College of Tropical Agriculture and Human Resources logo

Hawaiian Native Plant Propagation Database

database logo

Styphelia tameiameiae
Alternative Botanical Names
Cyathodes banksii
Cyathodes douglasii
Cyathodes imbricata
Cyathodes macraeana
Cyathodes tameiameiae
Styphelia douglasii
Styphelia grayana

Common Names
'A'ali'i mahu
Potential or Traditional Uses
Lei (Flower or Seed)
Photo of Styphelia tameiameiae
Styphelia tameiameiae is occurs in a variety of forms ranging from low, spreading shrubs to small erect trees. In the tree form, it can grow up to 15 feet tall. The bark is brown to black and rough, especially on the larger stems. The bark on the slender twigs is brown and scaly.

The leathery, narrow leaves are very small, about 1/10 of an inch wide and 3/8 of an inch long, and generally spaced close together on the twigs. The top surface of the leaves is dark green and the lower surface is light green to white with conspicuous veins.

The white flowers are have the shape of a 5-pointed star and are about 1/8 inch in diameter. They occur as single flowers or in small clusters in the leaf axils. The flowers can be either perfect (having both male and female parts) or they can be unisexual. When the flowers are unisexual, the male and female flowers occur on separate plants. (Lamb 1981; Wagner 1990)

Habitat and Geographic Range
Styphelia tameiameiae is indigenous to the Marquesas and Hawaiian Islands. It occurs on all of the main Hawaiian islands except Ni'ihau and Kaho'olawe, but it may have grown on both of those islands in the past. It can be found growing at elevations ranging from 50 to over 10,000 feet. It grows in a variety of habitats ranging from open areas of low elevation forests to high elevation wet forests to alpine shrublands and bogs. It can even occasionally be found growing on windward coastal sites. (Wagner 1990)
Propagation by Seeds
The fruit of Styphelia tameiameiae is a round red, pink, or white drupe which is a fleshy fruit with a hard pit like a peach. The drupe is about 1/4 inch in diameter. It has red-orange flesh containing 5 to 8 small, pale brown seeds.

Styphelia tameiameiae is a difficult species to grow from seed. Germination rates are very low and the seedlings are slow growing. The seeds have to be removed from the pulp. One approach recommended by Stratton's informants is to gently crack the fruit with a hammer. The seeds need to be removed from the fruit and soaked in vinegar for 20 minutes. After this, the seeds are soaked in 120 degree F water for 2 hours.

The other procedure suggested in Stratton et al is to ripen the fruits in a plastic bag. This softens the pulp making the seeds easier to clean. After ripening, the fruit flesh is removed by either placing the fruits in a fine strainer under running water or breaking up the fruit by hand in a bowl of water. The lighter pulp floats and can be poured off. The seeds should then be soaked either in hot water for a few hours or in room temperature water for 24 to 48 hours. After soaking, the seeds are placed in 5% acetic acid (vinegar) for 5 minutes and then rinsed thoroughly.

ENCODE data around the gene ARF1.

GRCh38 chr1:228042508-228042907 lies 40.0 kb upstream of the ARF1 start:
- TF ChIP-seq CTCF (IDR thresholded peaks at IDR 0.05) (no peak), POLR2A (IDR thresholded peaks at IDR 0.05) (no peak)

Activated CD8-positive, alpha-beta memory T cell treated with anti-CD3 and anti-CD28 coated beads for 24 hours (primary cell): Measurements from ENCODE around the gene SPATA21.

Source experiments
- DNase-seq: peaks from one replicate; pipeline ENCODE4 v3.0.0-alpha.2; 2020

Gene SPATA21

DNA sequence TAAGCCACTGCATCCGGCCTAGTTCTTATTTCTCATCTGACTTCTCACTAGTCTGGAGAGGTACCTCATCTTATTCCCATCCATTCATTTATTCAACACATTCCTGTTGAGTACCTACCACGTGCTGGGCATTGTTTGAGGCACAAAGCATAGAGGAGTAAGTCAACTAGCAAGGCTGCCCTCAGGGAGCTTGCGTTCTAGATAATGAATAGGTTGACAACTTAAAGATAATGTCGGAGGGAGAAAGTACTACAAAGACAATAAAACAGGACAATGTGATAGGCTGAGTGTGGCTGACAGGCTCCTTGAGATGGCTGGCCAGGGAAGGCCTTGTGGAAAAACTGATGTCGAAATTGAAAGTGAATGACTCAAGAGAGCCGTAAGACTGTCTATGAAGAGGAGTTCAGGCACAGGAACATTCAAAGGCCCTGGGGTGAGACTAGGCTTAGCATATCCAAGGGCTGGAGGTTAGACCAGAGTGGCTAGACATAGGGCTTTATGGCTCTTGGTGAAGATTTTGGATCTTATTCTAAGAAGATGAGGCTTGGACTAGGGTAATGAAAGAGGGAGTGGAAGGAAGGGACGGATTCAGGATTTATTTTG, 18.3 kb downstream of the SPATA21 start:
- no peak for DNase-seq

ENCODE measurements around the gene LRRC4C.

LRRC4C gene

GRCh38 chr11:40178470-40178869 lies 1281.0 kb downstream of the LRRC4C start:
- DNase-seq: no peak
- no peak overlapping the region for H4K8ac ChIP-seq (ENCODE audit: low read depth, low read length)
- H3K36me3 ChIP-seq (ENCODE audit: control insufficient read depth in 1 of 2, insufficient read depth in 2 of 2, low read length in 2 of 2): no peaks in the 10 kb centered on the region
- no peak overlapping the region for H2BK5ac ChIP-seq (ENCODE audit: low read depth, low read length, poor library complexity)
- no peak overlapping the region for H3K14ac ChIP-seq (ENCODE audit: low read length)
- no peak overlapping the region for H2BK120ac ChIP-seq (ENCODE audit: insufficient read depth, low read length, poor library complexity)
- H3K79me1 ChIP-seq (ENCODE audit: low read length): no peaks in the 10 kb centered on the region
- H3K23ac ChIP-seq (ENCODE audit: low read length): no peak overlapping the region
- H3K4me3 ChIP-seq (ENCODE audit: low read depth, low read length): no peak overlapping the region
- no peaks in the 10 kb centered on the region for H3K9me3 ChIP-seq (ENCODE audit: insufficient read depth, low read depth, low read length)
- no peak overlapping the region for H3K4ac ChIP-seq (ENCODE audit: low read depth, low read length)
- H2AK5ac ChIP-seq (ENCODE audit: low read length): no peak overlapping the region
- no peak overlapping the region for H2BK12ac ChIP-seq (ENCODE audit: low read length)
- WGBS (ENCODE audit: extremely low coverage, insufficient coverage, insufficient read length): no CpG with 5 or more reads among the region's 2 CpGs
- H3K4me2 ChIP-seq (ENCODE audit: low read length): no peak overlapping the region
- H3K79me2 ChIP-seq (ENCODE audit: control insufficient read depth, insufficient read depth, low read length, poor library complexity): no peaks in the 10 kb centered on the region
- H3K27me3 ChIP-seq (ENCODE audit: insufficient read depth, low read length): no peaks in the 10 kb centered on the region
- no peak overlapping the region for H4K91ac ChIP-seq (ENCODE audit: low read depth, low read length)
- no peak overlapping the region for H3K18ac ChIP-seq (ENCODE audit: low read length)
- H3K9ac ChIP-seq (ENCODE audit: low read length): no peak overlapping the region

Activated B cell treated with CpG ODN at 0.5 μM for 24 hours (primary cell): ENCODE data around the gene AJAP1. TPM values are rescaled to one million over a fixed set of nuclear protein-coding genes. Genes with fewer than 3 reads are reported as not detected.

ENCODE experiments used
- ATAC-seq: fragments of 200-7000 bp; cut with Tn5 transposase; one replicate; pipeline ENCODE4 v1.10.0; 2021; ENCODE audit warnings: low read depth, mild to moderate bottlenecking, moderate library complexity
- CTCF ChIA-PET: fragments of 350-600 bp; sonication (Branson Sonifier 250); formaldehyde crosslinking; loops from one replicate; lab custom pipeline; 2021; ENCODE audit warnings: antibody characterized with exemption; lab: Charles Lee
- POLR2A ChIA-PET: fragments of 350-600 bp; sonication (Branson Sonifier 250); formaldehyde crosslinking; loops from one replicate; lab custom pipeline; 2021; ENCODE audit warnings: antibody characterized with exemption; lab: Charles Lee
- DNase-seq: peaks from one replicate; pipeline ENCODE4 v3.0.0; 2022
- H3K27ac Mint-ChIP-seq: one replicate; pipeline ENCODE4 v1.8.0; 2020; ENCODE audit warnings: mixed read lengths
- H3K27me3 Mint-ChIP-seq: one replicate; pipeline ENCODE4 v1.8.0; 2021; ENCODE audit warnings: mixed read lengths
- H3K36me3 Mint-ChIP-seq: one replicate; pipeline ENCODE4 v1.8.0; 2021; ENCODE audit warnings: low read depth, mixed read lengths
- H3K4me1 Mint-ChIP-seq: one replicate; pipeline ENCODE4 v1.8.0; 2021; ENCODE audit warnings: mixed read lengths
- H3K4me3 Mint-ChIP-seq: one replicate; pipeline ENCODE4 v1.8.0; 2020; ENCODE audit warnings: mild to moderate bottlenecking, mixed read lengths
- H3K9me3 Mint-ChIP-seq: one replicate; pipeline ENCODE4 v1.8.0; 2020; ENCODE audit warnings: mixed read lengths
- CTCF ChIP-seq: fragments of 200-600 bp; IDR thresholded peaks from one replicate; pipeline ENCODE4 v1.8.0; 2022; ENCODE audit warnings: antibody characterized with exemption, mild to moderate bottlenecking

The treated seeds should be planted 1/8 to 1/2 inch deep in a shallow container. Use a well-drained planting medium such as a mixture of 3 parts #2 perlite to 1 part Sunshine Mix #4 or 1 part peat to 1 part perlite to 1 part cinder. Keep the planting medium moist and place the containers in a shaded area. Placing them in a covered area will allow better control of soil moisture and prevent rain damage. After germination, gradually acclimatize the seedlings to full sun.

Even with these treatments, germination time ranges from 1 to 6 months with a 50% germination rate. Untreated seeds have a germination time of 4 to 9 months and a very low germination rate.

Best germination is obtained using fresh seed. Stratton suggests that if it is necessary to store the seed, it should be cleaned, air dried and placed in a paper bag or envelope. It can then be stored in an airtight container with dessicant in a cool place at 25% relative humidity, or in a sealed container in the refrigerator.

Criley examined the embryos in seeds of Styphelia tameiameiae to determine if immature embryos were a reason for difficult germination. However, he found that the embryos were developed in mature fruit. Criley also noted that Ted Radovich had successfully cultured Styphelia tameiameiae seed aseptically. Criley 1999; Lamb 1981; Stratton 1998; Wagner 1990)

Propagation by Cuttings
No information located to date.
Propagation by Division
Not applicable.
Propagation by Air Layers
Stratton et al suggest that 12 inch air layers may be successful. (Stratton 1998)
Propagation by Grafting
No information located to date.
Propagation by Tissue Culture
No information located to date.
Criley, Richard A. 1999. Aloha Hawai'i. American Nurseryman 190 (3):50-61.

Lamb, Samuel H. 1981. Native trees and shrubs of the Hawaiian Islands. Santa Fe, New Mexico: Sunstone Press. p. 104-105.

Stratton, Lisa, Leslie Hudson, Nova Suenaga, and Barrie Morgan. 1998. Overview of Hawaiian dry forest propagation techniques. Newsletter of the Hawaiian Botanical Society 37 (2):13, 15-27.

Wagner, Warren L., Darrel R. Herbst, and S. H. Sohmer. 1990. Manual of the flowering plants of Hawai'i. 2 vols., Bishop Museum Special Publication 83. Honolulu: University of Hawaii Press and Bishop Museum Press. p. 590-591.

Search Database

Browse Database --
By Botanical Name
By Common Name

Other Native Hawaiian Plant Sites

Other Plant Propagation Sites

Database Bibliography

Database Home Page

Other CTAHR Databases

The image in this record is used with permission from Dr. Gerald Carr's Web site "Hawaiian Native Plants" at

Last updated:
3 March 2001

Please send comments and suggestions to